Ancient royal capital | Sunday Observer

Ancient royal capital

Kurunegala is an ancient city in the North Western region of Sri Lanka that was once the capital city used by four different kings who ruled over our island nation for around 50 years. Today, the city has become the administrative capital of the North Western Province. Located about 94 km away from Colombo, 54 km away from Kandy, 54 km away from Puttalam and 121 km away from Anuradhapura; Kurunegala is a transportation hub that connects many roads leading to all parts of the country.

Because Kurunegala is located within the “Coconut Triangle”, this area is famous for coconut plantations. The terrain is flat; but, the landscape is highlighted by large rock formations. There are nine such rocks surrounding the city. Interestingly, the shapes of seven of these rock formations resemble animals. Thus, it is not a surprise that our ancestors named them after the animals the rocks resemble. The largest rock is ‘Athugala’, standing 325 metres tall and resembling an Elephant. Built atop Athugala, is a large Buddha statue that stands 88 feet tall.

If you’re travelling from Kandy, turn right at the roundabout in the town and continue for about 50 metres. You will then come across the ‘Athugala Road’ on your right. Finally, a 30 minute hike will get you from the bottom of the rock to the peak where a breathtaking bird’s eye view of the town, the lake and the other surrounding rocks, await you.

If you are not keen on walking, do not lose heart, the Atugala road is carpeted and motorable up to the peak. Much like Athugala, many of the other rocks are crowned with white Dagobas visible from a fair distance. Situated below Athugala is an ancient Buddhist temple known as ‘Athkanda Viharaya’. It is said that the fabled Jathaka stories were composed at this historic temple. The temple is located on the left hand side of the Kandy-Kurunegala main road in the vicinity of the Kurunegala town.

Close to the centre of the town is a large reservoir of water constructed by ancient kings. Known today as the Kurunegala Lake, it is located about 500 metres along the Dambulla road. The circular road that runs around the lake has been well paved and given a face lift along with the addition of a jogging track. The area is well patronised by locals and visitors who come to enjoy the scenery and relax. The far side of the lake is the perfect vantage point to capture a beautiful landscape photograph of the lake with the Buddha statue and Athugala in the background.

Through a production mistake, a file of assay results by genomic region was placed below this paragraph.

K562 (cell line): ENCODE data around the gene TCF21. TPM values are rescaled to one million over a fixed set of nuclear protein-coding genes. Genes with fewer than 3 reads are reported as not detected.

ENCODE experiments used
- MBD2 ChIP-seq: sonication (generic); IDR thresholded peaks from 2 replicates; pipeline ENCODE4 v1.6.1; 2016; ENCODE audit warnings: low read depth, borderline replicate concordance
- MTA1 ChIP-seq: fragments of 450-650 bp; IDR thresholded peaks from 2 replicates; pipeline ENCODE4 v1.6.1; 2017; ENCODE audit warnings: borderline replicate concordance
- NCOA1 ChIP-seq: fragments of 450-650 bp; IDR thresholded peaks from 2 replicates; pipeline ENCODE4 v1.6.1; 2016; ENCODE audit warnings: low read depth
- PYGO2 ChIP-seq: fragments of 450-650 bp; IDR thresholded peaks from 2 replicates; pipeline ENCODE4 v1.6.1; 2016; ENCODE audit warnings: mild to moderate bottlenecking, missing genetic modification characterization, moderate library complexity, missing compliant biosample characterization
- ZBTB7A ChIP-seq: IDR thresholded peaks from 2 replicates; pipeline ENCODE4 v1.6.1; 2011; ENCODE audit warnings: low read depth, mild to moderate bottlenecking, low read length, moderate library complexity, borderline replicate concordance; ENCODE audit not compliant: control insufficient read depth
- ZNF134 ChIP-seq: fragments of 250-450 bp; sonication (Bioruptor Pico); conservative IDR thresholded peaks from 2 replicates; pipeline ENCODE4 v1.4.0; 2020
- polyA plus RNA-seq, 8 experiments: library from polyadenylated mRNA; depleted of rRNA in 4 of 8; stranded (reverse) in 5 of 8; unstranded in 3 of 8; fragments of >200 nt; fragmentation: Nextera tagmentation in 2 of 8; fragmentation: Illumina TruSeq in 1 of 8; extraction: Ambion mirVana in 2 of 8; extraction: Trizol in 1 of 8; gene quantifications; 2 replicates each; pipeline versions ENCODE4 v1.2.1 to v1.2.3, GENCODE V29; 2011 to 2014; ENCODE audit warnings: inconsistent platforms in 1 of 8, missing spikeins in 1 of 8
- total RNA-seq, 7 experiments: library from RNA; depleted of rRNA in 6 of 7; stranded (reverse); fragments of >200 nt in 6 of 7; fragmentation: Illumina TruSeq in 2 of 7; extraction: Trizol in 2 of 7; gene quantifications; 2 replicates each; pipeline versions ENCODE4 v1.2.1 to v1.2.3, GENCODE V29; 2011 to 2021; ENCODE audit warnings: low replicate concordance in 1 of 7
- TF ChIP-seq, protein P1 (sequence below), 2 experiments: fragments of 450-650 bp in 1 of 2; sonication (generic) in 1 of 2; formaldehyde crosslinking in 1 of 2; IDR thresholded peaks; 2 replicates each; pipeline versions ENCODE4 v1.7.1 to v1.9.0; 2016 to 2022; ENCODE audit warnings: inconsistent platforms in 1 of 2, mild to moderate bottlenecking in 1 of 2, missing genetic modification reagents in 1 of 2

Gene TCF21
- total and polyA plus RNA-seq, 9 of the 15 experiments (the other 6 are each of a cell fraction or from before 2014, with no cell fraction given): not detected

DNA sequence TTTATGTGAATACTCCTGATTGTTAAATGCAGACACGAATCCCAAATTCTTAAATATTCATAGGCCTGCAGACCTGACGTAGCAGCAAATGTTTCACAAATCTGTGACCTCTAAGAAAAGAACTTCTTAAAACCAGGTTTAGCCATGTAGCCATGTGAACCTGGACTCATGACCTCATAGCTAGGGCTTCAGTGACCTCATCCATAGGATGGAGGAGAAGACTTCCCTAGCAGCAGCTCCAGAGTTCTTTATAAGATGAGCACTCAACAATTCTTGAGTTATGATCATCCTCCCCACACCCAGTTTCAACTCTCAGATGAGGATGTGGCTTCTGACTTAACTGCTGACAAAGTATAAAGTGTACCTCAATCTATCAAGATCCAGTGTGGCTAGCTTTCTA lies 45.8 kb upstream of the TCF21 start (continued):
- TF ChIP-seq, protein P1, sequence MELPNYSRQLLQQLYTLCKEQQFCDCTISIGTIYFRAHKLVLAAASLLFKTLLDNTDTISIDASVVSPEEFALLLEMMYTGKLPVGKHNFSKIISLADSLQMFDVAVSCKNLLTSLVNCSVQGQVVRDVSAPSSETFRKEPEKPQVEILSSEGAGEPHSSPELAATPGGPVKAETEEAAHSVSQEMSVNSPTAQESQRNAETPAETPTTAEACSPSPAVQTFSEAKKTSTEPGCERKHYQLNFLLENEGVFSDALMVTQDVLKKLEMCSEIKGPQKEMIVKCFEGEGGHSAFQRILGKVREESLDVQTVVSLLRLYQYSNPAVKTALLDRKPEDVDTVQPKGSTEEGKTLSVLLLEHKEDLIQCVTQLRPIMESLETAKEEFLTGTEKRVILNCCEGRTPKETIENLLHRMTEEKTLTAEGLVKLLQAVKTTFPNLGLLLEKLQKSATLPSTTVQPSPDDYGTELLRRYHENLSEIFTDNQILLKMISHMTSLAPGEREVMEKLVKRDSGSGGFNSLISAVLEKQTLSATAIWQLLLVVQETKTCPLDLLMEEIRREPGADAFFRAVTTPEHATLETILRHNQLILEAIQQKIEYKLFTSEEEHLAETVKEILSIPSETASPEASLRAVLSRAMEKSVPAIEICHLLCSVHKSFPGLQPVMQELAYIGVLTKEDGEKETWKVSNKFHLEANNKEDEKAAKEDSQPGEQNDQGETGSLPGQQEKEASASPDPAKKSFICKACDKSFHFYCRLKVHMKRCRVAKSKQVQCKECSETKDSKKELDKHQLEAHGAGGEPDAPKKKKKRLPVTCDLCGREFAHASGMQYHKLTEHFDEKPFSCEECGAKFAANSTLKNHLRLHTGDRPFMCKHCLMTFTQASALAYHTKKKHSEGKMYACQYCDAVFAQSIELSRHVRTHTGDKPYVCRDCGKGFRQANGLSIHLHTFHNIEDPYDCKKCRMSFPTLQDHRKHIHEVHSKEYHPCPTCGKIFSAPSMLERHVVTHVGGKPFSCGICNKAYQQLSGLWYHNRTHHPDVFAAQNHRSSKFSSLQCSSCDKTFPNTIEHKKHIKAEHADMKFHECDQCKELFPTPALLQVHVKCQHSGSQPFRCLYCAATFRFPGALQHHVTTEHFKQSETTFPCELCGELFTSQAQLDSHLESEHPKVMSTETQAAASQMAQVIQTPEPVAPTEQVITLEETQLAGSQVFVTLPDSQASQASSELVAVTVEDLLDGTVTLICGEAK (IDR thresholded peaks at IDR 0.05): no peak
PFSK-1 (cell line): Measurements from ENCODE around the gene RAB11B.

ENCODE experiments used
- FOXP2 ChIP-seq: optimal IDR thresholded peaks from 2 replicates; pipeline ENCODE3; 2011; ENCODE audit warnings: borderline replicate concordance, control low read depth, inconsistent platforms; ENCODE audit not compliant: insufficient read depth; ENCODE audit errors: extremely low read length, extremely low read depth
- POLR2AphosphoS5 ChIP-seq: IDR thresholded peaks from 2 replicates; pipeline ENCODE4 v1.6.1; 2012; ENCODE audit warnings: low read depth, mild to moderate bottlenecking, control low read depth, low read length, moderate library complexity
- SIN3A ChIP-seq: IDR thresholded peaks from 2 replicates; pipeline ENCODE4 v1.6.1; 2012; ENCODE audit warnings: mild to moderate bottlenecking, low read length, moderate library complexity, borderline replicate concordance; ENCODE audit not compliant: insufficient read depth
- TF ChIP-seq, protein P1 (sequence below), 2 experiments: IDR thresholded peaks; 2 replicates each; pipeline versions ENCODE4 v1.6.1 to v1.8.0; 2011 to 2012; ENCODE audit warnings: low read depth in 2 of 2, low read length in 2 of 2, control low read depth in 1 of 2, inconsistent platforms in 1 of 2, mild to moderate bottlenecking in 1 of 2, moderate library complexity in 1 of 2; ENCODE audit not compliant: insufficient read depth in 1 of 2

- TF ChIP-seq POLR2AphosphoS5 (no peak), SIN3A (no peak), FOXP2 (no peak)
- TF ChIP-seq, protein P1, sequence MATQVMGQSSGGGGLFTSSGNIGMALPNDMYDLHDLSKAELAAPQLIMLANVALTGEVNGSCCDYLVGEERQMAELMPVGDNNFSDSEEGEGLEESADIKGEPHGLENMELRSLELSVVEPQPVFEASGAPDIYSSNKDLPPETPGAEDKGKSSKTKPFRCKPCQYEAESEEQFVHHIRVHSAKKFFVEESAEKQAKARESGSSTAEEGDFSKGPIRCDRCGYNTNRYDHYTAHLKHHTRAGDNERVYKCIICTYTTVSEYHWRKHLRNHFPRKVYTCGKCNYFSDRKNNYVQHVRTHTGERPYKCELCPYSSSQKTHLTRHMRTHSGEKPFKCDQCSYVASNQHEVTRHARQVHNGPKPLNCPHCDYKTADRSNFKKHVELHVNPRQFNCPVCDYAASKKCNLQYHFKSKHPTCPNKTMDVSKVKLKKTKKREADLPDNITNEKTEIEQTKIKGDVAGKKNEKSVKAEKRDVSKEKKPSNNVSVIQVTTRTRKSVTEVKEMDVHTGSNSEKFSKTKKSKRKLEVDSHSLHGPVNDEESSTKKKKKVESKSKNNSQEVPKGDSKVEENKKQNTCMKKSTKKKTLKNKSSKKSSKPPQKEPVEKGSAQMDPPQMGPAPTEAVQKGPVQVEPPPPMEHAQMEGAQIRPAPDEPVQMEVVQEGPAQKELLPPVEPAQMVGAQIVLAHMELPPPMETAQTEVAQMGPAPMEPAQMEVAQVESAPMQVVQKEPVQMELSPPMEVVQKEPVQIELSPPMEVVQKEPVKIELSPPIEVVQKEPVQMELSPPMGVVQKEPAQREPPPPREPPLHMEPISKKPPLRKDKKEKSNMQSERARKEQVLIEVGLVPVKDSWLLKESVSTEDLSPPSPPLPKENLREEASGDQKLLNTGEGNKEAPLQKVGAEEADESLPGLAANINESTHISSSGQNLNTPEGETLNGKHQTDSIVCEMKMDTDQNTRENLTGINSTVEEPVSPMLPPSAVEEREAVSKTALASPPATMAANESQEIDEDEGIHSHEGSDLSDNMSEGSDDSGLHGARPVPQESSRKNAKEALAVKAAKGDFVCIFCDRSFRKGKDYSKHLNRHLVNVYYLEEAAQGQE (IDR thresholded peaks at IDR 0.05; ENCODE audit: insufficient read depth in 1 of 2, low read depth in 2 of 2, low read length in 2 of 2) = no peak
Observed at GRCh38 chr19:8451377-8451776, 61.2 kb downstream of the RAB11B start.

Based on the details written in the Mahawansa and according to legend, during King Dutugamunu’s reign (161-137 BC), there was a trail running through this area to the hill country. A merchant travelling on this trail had come across a sweet jackfruit (Peni Waraka) while resting in this area and offered it to an Arahat Thera residing in this area. After consuming the fruit the Thera had shown the merchant the direction to proceed. While proceeding on that track he had come across a cave with silver ore. He had taken a sample to the King and the King who was desperately searching for facilities to build the great stupa, had brought the silver back to his kingdom and used it to construct the Ruwanweliseya. In gratitude the King had built a temple encompassing the cave where the silver was found and called it the Ridiviharaya.

The spot where the silver was found is marked within the cave. The cave also serves as a shrine room. There is also a gedige type temple dating back to the Polonnaruwa era built entirely in stone. The roof rests on eight stone pillars. It is believed that this has been built at the place the merchant offered the jack fruit to the Arahat Thera. It is also known as the ‘Waraka Velandu Viharaya ‘- in Sinhala. To reach the Ridiviharaya, turn right at Mallawapitiya onto the Keppetigala road when travelling from Kandy to Kurunegala. After about 13 kilometres turn right at the sign board and proceed about 2 km to reach the Temple complex. While visiting the Ridiviharaya, you must also visit the Rambodagalla Buddha Statue; the largest rock carved Buddha statue in Sri Lanka. This statue is part of the Moneragala temple complex. From Ridiviharaya, go back to the Keppetigala road and proceed about 5 kilometres. The Monaragala temple is by the side of the main road to the right. The Moneragala Temple is an ancient temple which was quite unknown till the statue was built, after seeing the destruction of the Bahamian Buddha Statues in Afghanistan by the Taliban in March 2001, Ven. Amaramoli Thera, the chief incumbent of the temple, was determined to carve a Gigantic Buddha statue on the massive granite rock in the temple premises.

Work on this massive project started in September 2003 with financial assistance from devotees and mercantile establishments and technical assistance from Indian Artists. Today, this Samadhi Buddha statute stands 67.5 feet tall and is known to be the largest Rock carved Buddha statue in the world. The iconic statue was declared open by His Excellency the President of Sri Lanka on 30th April 2018.

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